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Thread: Using TFT Library with Teensy 4.0: How do I update only changed pixels?

  1. #1
    Junior Member
    Join Date
    Jun 2020

    Using TFT Library with Teensy 4.0: How do I update only changed pixels?

    Caveat: I'm not software or electrical engineer, so my knowledge is very basic.

    The setup:
    Teensy 4.0, 2.8" Touch TFT from PJRC, ILI9341_t3n library

    The problem:
    Updating the entire screen upon every change results in flicker, rendering the GUI almost unusable. I think this is obvious to others and well known. However, I haven't found any solutions other than to just write tons of code to re-draw what was changed. That's where the code blows up in complexity and is really hard for me to manage since my GUI has many elements.

    My main question before the details:
    Is there an easy-to-implement method to only write what was changed in the frame but also be able to use existing library methods like tft.drawRect()? I think the Teensy 4.0 has the ram to deal with brute force ways of doing it like reading the entire pixel array after creating the primitive shapes/text, then only write what's changed based on a comparison to another array.

    I can't find much info (or at least info written in terms I understand). I assume it's because the microcontrollers until recently haven't had the RAM to do this? I'm using Kurt's ILI9341_t3n library which has "frame buffer" features, but I don't understand what they do just by reading the code and I can't follow the forums posts (too in the weeds/technical and/or abbreviated). I don't know how frame buffering or direct memory access works, so maybe I'm close to an answer with the work people are doing here?

    If this is already doable, would someone be willing to write up a quick guide on how to implement something basic, like moving a rectangle across the screen?

    Insignificant Details:
    My latest idea was to see if I could just store the entire new frame in a 320x240 array of RGB565 color values and compare it to an array of the previous frame's values. Then, just draw what changed. This takes >380kb of the RAM, but it does work smoothly. However, I'm only actually moving a single pixel around with this because I don't know how to translate any other primitives (rectangles, circles, text...) into the array of pixels. Is there some way I can intercept the tft.drawRect(...); methods to put those into an array so I can manually write the pixels to the screen instead? There must be some simple way to do this that I'm just not seeing.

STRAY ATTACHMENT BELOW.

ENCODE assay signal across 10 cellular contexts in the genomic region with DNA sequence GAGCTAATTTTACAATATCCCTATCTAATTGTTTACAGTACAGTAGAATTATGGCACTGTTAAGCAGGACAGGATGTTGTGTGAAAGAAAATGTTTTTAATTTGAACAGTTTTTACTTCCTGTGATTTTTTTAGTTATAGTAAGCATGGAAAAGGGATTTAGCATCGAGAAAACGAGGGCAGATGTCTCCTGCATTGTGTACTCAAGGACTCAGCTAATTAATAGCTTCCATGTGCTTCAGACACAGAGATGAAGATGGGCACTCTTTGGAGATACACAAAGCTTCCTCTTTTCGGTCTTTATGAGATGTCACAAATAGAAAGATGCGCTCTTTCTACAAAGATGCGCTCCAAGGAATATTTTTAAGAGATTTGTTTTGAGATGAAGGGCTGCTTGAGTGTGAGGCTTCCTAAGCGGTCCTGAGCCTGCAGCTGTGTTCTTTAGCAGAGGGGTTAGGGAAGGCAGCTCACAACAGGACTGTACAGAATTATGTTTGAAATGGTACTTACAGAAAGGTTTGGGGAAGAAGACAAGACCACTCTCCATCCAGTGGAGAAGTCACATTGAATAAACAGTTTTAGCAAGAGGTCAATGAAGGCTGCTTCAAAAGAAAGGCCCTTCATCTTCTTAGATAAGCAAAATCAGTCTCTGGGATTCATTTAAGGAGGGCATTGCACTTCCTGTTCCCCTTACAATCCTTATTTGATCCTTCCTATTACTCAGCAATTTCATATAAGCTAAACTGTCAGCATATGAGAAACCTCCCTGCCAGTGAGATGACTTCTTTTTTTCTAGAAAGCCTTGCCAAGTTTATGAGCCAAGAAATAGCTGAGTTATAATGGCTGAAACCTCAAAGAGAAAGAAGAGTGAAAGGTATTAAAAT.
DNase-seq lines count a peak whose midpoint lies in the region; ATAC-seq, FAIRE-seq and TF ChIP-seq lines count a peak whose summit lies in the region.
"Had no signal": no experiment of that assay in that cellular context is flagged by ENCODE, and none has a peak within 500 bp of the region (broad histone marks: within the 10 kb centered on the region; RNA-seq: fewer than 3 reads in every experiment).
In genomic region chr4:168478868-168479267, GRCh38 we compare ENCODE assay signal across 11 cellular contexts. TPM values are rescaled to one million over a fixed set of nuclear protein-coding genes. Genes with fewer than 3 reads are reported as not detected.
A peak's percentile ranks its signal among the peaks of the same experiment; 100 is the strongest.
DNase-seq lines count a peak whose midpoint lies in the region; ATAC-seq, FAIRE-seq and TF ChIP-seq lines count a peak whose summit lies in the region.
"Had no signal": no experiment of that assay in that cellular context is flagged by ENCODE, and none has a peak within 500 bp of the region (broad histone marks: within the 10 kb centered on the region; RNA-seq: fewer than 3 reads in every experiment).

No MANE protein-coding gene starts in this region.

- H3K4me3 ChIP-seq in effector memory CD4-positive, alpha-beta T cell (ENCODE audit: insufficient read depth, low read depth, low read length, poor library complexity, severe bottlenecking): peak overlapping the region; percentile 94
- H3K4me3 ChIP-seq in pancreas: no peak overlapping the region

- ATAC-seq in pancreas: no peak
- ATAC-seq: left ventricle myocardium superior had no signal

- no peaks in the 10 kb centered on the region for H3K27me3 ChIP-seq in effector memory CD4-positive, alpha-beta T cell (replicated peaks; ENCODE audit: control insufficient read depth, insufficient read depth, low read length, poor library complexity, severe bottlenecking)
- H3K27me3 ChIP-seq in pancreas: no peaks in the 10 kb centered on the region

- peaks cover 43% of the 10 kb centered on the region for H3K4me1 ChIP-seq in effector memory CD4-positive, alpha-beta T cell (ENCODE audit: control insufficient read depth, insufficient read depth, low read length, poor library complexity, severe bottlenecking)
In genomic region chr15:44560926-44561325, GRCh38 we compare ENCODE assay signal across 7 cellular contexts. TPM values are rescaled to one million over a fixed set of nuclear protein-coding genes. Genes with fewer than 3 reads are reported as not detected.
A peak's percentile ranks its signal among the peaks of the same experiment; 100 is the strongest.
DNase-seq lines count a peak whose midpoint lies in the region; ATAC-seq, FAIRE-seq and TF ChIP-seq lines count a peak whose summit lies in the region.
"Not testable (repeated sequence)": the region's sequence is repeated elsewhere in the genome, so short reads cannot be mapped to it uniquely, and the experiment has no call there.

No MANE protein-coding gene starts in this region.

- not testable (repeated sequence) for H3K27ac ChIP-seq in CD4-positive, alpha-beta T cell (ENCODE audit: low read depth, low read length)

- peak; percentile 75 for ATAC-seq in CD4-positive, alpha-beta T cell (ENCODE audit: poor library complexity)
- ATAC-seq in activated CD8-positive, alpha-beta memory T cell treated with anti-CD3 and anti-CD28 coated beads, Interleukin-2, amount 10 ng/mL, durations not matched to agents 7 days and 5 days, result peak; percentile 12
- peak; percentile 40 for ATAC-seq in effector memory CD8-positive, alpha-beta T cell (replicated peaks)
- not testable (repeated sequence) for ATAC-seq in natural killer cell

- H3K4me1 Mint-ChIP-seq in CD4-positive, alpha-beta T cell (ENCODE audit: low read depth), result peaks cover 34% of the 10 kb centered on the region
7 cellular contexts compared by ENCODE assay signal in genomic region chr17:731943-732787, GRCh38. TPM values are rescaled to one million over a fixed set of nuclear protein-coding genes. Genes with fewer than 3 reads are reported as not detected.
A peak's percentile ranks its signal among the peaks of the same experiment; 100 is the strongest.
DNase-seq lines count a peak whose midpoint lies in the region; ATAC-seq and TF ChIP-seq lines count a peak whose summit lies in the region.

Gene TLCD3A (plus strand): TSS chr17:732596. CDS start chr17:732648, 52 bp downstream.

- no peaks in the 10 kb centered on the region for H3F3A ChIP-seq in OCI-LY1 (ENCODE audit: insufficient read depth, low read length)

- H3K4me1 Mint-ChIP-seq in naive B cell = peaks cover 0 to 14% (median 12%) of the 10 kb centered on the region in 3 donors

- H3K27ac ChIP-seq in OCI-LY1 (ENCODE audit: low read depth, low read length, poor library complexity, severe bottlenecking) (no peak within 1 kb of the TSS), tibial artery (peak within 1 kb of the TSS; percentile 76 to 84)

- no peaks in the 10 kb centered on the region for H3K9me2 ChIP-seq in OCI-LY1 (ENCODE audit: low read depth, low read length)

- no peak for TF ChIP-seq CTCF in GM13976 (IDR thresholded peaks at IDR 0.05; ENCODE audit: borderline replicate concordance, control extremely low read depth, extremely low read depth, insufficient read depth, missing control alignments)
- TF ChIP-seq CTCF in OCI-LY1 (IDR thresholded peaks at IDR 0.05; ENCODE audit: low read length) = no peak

I'm hoping Kurt's library already can do this, but I'm just not understanding how to implement it.

    Here's my hacky array comparison method that's a resource hog but works smoothly with a single-pixel animation:
     void refresh_tft() {
        for (int i = 0; i < 240; i++) {
            for (int j = 0; j < 320; j++) {
                if(old_pixel_arr[j][i] != new_pixel_arr[j][i]){
        for (int i = 0; i < 240; i++) {
            for (int j = 0; j < 320; j++) {
                old_pixel_arr[j][i] = new_pixel_arr[j][i];

  2. #2
    Senior Member+ KurtE's Avatar
    Join Date
    Jan 2014
    There are lots of ways to do update the screen without flicker...

    Probably the simplest approach my library is to simply enable the use of the logical frame buffer. There is a few sentences up on github:
    in the readme on frame buffer. Probably not enough, but I am mainly doing this stuff for the fun of it.

    You can enable it using a call like: tft.useFrameBuffer(true);
    You can either provide the memory for it or let it internally allocate the frame buffer.
    You set the frame buffer by calling something like tft.setFrameBuffer(myBuffer);